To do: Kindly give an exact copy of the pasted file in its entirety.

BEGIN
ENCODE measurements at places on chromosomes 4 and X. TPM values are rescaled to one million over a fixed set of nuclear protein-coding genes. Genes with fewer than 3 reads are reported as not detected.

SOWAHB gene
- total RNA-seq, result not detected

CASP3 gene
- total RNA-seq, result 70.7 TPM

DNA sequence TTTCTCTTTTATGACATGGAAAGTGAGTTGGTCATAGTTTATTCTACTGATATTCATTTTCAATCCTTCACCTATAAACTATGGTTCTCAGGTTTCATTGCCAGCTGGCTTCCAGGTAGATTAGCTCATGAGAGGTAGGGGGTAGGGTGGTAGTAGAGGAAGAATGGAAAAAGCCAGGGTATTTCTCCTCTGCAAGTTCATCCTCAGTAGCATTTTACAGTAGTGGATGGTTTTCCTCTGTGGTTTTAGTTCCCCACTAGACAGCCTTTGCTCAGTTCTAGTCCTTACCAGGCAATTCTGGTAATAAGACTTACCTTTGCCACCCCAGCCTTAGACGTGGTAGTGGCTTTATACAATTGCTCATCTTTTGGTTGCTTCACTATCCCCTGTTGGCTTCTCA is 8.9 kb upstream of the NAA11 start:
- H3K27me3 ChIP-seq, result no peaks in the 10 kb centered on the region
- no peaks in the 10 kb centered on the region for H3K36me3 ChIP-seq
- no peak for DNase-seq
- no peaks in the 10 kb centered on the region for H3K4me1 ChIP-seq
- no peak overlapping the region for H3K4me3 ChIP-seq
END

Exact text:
ENCODE measurements at places on chromosomes 4 and X. TPM values are rescaled to one million over a fixed set of nuclear protein-coding genes. Genes with fewer than 3 reads are reported as not detected.

SOWAHB gene
- total RNA-seq, result not detected

CASP3 gene
- total RNA-seq, result 70.7 TPM

DNA sequence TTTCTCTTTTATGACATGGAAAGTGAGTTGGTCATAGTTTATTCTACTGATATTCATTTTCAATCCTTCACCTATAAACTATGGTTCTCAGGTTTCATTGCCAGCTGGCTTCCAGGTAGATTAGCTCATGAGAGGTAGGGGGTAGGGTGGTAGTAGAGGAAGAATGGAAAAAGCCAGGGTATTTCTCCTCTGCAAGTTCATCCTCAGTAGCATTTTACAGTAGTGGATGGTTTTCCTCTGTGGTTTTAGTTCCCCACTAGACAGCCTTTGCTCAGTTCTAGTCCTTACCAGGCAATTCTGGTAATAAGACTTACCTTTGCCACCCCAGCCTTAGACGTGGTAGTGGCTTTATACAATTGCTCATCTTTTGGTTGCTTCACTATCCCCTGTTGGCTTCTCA is 8.9 kb upstream of the NAA11 start:
- H3K27me3 ChIP-seq, result no peaks in the 10 kb centered on the region
- no peaks in the 10 kb centered on the region for H3K36me3 ChIP-seq
- no peak for DNase-seq
- no peaks in the 10 kb centered on the region for H3K4me1 ChIP-seq
- no peak overlapping the region for H3K4me3 ChIP-seq